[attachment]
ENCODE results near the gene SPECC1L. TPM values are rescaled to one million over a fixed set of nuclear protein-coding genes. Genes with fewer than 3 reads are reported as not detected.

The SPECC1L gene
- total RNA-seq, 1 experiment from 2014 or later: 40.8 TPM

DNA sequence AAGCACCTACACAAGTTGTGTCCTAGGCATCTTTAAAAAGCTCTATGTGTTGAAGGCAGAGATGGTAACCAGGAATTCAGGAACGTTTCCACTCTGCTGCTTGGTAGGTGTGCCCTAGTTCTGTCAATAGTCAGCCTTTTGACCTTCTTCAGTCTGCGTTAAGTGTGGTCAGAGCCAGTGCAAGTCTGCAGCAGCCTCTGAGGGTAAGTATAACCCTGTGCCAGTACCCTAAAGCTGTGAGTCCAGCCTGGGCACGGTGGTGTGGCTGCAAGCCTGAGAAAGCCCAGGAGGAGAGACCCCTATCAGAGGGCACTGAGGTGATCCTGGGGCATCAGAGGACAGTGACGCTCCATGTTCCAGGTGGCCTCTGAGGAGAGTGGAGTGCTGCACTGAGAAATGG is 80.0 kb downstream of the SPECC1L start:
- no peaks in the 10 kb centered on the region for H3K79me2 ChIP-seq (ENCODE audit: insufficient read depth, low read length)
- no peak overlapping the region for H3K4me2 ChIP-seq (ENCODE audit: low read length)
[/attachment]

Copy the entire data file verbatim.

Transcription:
ENCODE results near the gene SPECC1L. TPM values are rescaled to one million over a fixed set of nuclear protein-coding genes. Genes with fewer than 3 reads are reported as not detected.

The SPECC1L gene
- total RNA-seq, 1 experiment from 2014 or later: 40.8 TPM

DNA sequence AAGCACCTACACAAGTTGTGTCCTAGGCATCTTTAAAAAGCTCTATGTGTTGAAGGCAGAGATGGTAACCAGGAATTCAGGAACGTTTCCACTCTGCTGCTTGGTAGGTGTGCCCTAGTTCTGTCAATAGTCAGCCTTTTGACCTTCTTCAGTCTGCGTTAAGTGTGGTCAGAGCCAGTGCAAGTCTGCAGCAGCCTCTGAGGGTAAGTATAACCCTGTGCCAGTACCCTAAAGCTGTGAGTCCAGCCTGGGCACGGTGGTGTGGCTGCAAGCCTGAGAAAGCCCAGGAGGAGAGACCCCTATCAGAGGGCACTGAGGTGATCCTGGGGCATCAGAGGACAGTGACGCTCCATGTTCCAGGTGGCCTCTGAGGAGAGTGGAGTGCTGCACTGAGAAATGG is 80.0 kb downstream of the SPECC1L start:
- no peaks in the 10 kb centered on the region for H3K79me2 ChIP-seq (ENCODE audit: insufficient read depth, low read length)
- no peak overlapping the region for H3K4me2 ChIP-seq (ENCODE audit: low read length)